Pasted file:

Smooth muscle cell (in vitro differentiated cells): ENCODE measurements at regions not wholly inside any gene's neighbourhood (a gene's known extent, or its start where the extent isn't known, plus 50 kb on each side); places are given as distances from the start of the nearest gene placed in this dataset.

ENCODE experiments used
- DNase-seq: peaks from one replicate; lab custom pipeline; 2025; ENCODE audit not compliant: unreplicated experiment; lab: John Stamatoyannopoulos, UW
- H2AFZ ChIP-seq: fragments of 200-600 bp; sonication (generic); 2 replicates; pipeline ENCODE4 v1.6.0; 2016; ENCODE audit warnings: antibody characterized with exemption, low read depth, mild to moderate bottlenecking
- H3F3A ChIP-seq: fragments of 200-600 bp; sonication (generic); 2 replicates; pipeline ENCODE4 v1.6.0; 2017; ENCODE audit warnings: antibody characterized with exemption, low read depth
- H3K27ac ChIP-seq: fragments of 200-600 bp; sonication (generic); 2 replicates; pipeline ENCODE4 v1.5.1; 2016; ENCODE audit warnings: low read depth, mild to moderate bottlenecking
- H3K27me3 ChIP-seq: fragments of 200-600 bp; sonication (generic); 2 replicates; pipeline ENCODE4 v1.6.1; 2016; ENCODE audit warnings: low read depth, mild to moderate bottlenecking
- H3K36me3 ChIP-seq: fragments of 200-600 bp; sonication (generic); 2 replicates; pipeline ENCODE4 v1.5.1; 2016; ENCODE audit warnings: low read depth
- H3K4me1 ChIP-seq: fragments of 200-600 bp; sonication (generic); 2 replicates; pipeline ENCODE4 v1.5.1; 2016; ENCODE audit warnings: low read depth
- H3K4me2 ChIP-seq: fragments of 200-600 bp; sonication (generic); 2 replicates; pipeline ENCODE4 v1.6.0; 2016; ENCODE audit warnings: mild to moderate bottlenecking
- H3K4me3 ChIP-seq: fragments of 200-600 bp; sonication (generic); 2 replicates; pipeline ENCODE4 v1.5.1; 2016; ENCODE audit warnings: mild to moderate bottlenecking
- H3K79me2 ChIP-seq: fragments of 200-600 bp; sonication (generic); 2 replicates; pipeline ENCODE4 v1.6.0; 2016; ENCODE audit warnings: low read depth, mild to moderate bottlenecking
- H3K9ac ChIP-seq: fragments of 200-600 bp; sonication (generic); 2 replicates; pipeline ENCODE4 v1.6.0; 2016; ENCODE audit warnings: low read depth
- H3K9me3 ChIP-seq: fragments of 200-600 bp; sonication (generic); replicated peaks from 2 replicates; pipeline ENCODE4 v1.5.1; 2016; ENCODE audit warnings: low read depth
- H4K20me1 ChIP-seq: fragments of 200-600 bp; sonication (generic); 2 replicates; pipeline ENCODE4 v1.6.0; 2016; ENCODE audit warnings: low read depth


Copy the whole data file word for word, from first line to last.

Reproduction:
Smooth muscle cell (in vitro differentiated cells): ENCODE measurements at regions not wholly inside any gene's neighbourhood (a gene's known extent, or its start where the extent isn't known, plus 50 kb on each side); places are given as distances from the start of the nearest gene placed in this dataset.

ENCODE experiments used
- DNase-seq: peaks from one replicate; lab custom pipeline; 2025; ENCODE audit not compliant: unreplicated experiment; lab: John Stamatoyannopoulos, UW
- H2AFZ ChIP-seq: fragments of 200-600 bp; sonication (generic); 2 replicates; pipeline ENCODE4 v1.6.0; 2016; ENCODE audit warnings: antibody characterized with exemption, low read depth, mild to moderate bottlenecking
- H3F3A ChIP-seq: fragments of 200-600 bp; sonication (generic); 2 replicates; pipeline ENCODE4 v1.6.0; 2017; ENCODE audit warnings: antibody characterized with exemption, low read depth
- H3K27ac ChIP-seq: fragments of 200-600 bp; sonication (generic); 2 replicates; pipeline ENCODE4 v1.5.1; 2016; ENCODE audit warnings: low read depth, mild to moderate bottlenecking
- H3K27me3 ChIP-seq: fragments of 200-600 bp; sonication (generic); 2 replicates; pipeline ENCODE4 v1.6.1; 2016; ENCODE audit warnings: low read depth, mild to moderate bottlenecking
- H3K36me3 ChIP-seq: fragments of 200-600 bp; sonication (generic); 2 replicates; pipeline ENCODE4 v1.5.1; 2016; ENCODE audit warnings: low read depth
- H3K4me1 ChIP-seq: fragments of 200-600 bp; sonication (generic); 2 replicates; pipeline ENCODE4 v1.5.1; 2016; ENCODE audit warnings: low read depth
- H3K4me2 ChIP-seq: fragments of 200-600 bp; sonication (generic); 2 replicates; pipeline ENCODE4 v1.6.0; 2016; ENCODE audit warnings: mild to moderate bottlenecking
- H3K4me3 ChIP-seq: fragments of 200-600 bp; sonication (generic); 2 replicates; pipeline ENCODE4 v1.5.1; 2016; ENCODE audit warnings: mild to moderate bottlenecking
- H3K79me2 ChIP-seq: fragments of 200-600 bp; sonication (generic); 2 replicates; pipeline ENCODE4 v1.6.0; 2016; ENCODE audit warnings: low read depth, mild to moderate bottlenecking
- H3K9ac ChIP-seq: fragments of 200-600 bp; sonication (generic); 2 replicates; pipeline ENCODE4 v1.6.0; 2016; ENCODE audit warnings: low read depth
- H3K9me3 ChIP-seq: fragments of 200-600 bp; sonication (generic); replicated peaks from 2 replicates; pipeline ENCODE4 v1.5.1; 2016; ENCODE audit warnings: low read depth
- H4K20me1 ChIP-seq: fragments of 200-600 bp; sonication (generic); 2 replicates; pipeline ENCODE4 v1.6.0; 2016; ENCODE audit warnings: low read depth